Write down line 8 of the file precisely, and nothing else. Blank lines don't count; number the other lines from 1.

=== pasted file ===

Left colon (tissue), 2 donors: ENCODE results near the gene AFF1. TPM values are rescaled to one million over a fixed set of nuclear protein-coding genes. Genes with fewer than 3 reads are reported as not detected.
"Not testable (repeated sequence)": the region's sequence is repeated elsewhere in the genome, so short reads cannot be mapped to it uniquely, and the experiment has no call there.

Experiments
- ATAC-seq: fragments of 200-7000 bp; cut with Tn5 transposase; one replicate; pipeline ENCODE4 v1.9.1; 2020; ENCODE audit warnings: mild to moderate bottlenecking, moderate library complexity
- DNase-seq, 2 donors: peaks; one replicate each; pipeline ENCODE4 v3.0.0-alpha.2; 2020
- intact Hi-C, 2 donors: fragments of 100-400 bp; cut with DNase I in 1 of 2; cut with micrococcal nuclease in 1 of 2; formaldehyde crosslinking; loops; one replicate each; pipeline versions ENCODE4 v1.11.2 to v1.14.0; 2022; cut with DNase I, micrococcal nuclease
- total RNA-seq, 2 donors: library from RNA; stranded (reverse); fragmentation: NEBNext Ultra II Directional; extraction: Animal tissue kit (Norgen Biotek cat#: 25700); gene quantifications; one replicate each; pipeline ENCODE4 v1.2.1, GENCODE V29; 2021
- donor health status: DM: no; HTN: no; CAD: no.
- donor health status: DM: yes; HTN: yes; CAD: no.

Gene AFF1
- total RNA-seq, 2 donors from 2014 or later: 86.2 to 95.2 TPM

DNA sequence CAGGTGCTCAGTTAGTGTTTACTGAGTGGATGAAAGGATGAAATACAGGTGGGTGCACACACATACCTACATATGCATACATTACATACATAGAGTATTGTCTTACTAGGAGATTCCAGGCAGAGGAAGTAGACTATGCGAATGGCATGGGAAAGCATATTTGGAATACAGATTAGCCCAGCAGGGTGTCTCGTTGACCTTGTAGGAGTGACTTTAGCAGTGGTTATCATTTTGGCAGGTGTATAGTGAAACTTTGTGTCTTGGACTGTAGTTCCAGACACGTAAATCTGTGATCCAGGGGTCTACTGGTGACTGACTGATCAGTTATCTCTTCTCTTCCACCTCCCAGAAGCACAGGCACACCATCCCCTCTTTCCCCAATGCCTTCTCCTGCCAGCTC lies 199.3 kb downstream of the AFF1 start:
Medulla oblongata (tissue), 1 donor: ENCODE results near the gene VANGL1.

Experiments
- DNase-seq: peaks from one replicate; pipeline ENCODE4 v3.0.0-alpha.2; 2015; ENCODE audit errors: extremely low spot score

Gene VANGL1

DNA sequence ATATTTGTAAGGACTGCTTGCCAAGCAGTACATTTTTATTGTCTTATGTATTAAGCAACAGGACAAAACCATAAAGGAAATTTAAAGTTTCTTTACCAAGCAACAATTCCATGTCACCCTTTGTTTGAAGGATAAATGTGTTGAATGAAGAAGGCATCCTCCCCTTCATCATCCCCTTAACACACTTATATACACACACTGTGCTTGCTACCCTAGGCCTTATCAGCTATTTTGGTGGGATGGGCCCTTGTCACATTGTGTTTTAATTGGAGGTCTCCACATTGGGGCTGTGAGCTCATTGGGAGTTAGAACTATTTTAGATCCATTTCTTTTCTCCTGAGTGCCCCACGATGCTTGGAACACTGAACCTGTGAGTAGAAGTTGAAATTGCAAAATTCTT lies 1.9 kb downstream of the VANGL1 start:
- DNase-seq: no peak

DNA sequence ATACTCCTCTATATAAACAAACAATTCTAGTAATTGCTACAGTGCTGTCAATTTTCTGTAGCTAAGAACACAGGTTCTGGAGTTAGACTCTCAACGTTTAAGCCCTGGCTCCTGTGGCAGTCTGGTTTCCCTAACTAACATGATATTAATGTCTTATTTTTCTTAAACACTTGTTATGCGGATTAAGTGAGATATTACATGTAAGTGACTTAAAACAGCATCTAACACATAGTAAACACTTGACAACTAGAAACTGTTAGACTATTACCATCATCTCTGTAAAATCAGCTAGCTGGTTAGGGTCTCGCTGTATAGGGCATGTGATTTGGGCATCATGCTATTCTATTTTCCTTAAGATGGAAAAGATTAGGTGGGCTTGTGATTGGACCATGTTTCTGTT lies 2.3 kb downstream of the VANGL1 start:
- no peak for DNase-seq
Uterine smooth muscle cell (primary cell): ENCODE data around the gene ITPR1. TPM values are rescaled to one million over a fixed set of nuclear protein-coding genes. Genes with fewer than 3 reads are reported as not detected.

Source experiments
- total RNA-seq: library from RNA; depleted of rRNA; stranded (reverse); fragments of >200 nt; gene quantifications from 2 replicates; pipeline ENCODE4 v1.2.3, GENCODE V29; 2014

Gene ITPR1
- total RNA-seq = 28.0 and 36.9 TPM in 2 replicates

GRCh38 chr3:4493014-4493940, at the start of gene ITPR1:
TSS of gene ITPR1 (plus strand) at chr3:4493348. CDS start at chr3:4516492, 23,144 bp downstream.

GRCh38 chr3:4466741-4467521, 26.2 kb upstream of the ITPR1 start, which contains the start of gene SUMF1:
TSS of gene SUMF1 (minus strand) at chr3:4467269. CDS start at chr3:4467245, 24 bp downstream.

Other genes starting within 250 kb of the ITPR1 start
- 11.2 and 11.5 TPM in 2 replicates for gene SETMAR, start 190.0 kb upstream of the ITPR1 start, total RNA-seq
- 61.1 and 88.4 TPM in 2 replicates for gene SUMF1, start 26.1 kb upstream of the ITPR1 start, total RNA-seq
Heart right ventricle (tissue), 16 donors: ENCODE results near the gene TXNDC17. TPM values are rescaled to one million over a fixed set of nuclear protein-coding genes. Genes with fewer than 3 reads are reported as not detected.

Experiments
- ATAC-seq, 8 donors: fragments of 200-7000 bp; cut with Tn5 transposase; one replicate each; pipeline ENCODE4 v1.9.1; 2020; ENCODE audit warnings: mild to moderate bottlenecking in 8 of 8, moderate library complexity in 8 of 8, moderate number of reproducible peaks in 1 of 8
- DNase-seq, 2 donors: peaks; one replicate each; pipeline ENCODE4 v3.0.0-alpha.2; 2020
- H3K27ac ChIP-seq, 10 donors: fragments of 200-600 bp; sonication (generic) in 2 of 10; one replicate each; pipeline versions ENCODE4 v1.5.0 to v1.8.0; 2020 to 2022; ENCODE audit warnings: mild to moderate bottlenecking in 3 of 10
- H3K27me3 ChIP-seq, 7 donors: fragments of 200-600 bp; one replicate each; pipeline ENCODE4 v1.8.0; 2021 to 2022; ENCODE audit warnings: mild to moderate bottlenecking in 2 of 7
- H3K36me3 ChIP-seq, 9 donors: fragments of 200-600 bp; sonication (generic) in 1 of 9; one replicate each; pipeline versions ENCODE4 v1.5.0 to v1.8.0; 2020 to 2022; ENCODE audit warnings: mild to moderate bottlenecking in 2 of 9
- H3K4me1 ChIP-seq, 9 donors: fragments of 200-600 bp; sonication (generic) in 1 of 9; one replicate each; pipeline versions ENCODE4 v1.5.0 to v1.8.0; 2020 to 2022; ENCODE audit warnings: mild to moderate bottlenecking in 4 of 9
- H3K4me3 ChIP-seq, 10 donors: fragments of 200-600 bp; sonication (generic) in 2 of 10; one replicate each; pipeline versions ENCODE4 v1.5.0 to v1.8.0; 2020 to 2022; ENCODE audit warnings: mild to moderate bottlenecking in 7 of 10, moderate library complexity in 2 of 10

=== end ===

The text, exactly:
- donor health status: DM: no; HTN: no; CAD: no.